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Fixing old key FOB


adallak

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Some of us still drive old cars, so the key FOBs are old as well and do not function as they used to do. If you pry a FOB open, you will see four micro switches. Those for trunk and interior lights are not used as often as ones for the doors, so they are still probably fine. The door lock/unlock ones get "lazy". I am not analyzing here what made them "lazy".

Here is how I fixed mine. I pried the FOB open with a flat screwdriver. First removed all the gunk inside with a q-tip soaked in rubbing alcohol.
After everything was clean and nice, inserted a piece of carefully tailored paper (five fold) to cover the two "lazy"switches. Closed the FOB, and now it operates just like it did when it was brand new. You do not have to remove the battery during this procedure. Hope, this will help to solve that annoying old FOB issue. Sorry for teh quality of the pictures taken with my laptop.
 

IMG_20170211_113720 - Edited.jpg

IMG_20170211_113733 - Edited.jpg

The saddest thing in life is wasted talent

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I have my gold keys on a fob that served as my spares and were unused for years.  When I went to use them the other day, I had to squeeze the fob, and press hard to get it to work.  I was our getting a battery for it when I decided to open it with a dime and scratch the battery contacts, and bend the battery contacts gently out a little.  Then I took the circuit board out, and wiped down the button contacts.  After I put it back together, I tried it from a distance, and it worked! Compared to my daily fob, this "new" one is a pleasure.  It's amazing how when something goes bad over time you just get used to he degrading quality.  Maybe the metals oxidized by sitting on the key holder in th garage?

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The fobs on the '96 and '97 Sevilles I used to own would always degrade and stop working.  Opening them up would reveal a goo that was all over the contacts and the part of the button that contacts the circuit board.  Cleaning it with rubbing alcohol always restored the operation.  It was as if something was breaking down the button material.

Kevin
'93 Fleetwood Brougham
'05 Deville
'04 Deville
2013 Silverado Z71

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The goo in my FOB looked like peanut butter! I do not know what the previous owner did to it.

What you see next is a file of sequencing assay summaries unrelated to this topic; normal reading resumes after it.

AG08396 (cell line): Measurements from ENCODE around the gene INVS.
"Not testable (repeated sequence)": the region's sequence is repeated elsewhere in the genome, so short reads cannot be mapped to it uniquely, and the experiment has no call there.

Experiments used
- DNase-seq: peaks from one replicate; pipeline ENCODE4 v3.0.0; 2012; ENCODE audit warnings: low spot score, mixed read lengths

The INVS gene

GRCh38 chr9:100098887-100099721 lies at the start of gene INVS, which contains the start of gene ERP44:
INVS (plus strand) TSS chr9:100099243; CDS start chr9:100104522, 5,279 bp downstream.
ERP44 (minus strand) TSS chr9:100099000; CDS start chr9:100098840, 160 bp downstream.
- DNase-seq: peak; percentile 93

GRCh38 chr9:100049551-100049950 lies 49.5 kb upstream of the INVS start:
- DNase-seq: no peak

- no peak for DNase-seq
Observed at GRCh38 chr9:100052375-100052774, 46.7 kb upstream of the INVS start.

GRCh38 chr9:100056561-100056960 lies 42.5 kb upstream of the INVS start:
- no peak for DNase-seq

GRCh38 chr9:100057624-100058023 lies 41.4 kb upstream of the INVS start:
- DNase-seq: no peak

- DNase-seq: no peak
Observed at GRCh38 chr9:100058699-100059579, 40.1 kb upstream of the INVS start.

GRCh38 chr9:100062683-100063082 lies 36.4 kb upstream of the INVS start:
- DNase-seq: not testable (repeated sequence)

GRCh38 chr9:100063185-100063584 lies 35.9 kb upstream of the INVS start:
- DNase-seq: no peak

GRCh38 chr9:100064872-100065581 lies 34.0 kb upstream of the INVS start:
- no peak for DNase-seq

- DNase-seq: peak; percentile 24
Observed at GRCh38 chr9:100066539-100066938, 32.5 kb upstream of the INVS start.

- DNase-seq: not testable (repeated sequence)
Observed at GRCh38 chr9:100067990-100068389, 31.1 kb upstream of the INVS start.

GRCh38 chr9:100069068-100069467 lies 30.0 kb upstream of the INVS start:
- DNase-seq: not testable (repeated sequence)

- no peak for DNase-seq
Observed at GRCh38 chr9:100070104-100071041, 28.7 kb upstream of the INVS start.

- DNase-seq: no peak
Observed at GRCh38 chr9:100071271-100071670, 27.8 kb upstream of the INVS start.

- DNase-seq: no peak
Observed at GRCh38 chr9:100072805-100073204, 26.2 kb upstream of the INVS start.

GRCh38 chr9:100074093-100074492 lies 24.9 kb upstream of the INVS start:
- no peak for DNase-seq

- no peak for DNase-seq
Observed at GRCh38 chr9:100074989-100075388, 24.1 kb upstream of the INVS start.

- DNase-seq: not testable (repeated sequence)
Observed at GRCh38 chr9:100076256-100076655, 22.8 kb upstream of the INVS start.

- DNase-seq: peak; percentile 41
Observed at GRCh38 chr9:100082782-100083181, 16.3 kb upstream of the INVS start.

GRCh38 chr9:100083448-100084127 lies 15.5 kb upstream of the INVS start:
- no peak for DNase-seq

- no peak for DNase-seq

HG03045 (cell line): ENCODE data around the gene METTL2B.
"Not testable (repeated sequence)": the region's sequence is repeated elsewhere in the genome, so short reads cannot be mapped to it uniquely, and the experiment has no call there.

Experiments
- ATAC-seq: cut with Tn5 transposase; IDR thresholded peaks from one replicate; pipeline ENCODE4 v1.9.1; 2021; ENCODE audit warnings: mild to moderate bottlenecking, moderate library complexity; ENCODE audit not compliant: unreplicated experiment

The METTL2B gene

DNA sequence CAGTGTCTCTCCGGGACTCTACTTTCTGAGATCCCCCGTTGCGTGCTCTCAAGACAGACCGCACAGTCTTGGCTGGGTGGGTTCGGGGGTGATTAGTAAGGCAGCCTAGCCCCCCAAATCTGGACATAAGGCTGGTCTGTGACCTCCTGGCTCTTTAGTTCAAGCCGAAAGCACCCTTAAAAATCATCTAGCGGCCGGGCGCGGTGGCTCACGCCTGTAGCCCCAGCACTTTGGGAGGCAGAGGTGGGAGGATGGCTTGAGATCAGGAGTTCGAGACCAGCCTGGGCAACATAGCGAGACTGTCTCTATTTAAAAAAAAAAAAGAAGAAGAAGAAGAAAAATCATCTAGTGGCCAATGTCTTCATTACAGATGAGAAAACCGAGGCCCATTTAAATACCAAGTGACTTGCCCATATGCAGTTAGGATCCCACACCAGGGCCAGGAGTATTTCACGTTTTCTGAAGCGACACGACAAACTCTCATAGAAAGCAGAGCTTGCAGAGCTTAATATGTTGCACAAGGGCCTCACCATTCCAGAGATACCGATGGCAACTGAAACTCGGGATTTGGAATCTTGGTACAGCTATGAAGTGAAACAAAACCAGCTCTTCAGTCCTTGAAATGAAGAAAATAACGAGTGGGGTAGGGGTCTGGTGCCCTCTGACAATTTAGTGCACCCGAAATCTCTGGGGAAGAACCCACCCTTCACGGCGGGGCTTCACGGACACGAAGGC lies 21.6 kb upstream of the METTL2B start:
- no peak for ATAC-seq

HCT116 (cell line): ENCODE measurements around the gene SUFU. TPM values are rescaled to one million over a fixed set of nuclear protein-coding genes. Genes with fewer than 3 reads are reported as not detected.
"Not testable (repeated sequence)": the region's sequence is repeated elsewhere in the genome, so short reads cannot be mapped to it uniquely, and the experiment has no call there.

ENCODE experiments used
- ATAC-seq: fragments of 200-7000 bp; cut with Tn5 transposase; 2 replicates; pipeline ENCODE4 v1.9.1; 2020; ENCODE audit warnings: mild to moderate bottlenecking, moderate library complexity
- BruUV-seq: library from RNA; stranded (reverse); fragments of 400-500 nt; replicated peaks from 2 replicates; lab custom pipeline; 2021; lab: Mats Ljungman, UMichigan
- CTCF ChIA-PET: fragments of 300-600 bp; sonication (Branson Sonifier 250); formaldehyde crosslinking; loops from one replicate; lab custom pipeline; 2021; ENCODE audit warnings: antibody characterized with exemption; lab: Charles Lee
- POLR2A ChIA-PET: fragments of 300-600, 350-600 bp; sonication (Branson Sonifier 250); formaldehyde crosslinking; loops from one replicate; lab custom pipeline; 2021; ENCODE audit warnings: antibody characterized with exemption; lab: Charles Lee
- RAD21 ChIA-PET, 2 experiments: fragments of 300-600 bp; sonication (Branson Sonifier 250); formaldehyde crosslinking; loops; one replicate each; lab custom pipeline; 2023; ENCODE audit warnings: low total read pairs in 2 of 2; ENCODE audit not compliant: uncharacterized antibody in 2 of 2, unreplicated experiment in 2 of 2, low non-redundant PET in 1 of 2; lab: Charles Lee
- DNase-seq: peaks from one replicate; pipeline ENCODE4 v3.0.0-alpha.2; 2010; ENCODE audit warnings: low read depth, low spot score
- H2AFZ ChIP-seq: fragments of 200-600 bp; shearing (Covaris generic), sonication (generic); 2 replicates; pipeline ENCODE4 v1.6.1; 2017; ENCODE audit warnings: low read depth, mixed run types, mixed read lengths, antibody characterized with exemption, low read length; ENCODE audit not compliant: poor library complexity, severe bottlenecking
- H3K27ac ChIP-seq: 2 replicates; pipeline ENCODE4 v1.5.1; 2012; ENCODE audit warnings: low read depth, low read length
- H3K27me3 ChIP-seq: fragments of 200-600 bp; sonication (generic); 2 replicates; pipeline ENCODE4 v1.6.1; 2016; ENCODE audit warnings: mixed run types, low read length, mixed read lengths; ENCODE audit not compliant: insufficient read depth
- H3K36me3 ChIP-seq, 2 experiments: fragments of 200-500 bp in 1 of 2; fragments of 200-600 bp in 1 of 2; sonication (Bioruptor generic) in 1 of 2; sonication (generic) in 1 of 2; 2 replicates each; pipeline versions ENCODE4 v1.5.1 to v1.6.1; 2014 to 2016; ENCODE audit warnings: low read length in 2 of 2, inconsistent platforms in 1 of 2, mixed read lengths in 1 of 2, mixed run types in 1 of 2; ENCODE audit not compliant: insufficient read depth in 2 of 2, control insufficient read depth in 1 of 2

In my case, the cleaning alone would not help. I depressed all for switches with ballpoint pen and could hear/feel the difference right away. The action of the rarely used switches was crisp and sound, while the action of two others I would describe as "mechanically worn out". The white plastic material holding the buttons of the FOB wears out at the points of contact as well. So, it is the combination of mechanical deterioration  of both switch and plastic membrane. The layers of paper just compensate for that wear.  

The saddest thing in life is wasted talent

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Agreed. 

The nice ones have a crisp click when pressed. Overtime they get worn out.

By the mid 90s those went away and were replaced with compound buttons that completed the circuit on the board. 

But the membranes wear out and degrade over time also

GM FAN FOREVER

Nice, clean, luxury= fine automobile

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5 hours ago, adallak said:

The goo in my FOB looked like peanut butter! I do not know what the previous owner did to it.

In my case, the cleaning alone would not help. I depressed all for switches with ballpoint pen and could hear/feel the difference right away. The action of the rarely used switches was crisp and sound, while the action of two others I would describe as "mechanically worn out". The white plastic material holding the buttons of the FOB wears out at the points of contact as well. So, it is the combination of mechanical deterioration  of both switch and plastic membrane. The layers of paper just compensate for that wear.  

Those Fleetwood Brougham remote fobs were a superior design to the '96-'97 types that gooped up.  Mine are almost 24 years old and the one that I have been using all these years still works and I've never had it apart.  The other one has never been used and is in new condition.  My Deville remotes look very similar to the '96-'97 remotes except GM substituted a panic button for the fuel door release button.  It seems like they corrected the goop issue but I would rather have the fuel door button over the panic button.

Kevin
'93 Fleetwood Brougham
'05 Deville
'04 Deville
2013 Silverado Z71

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"The word fob is believed to have originated from watch fobs, which existed as early as 1888. The fob refers to an ornament attached to a pocket-watch chain. Keychains, car starters, garage door openers, and keyless entry devices on hotel room doors are also called fobs."

 

I thought FOB was a mysterious abbreviation... 

 

The saddest thing in life is wasted talent

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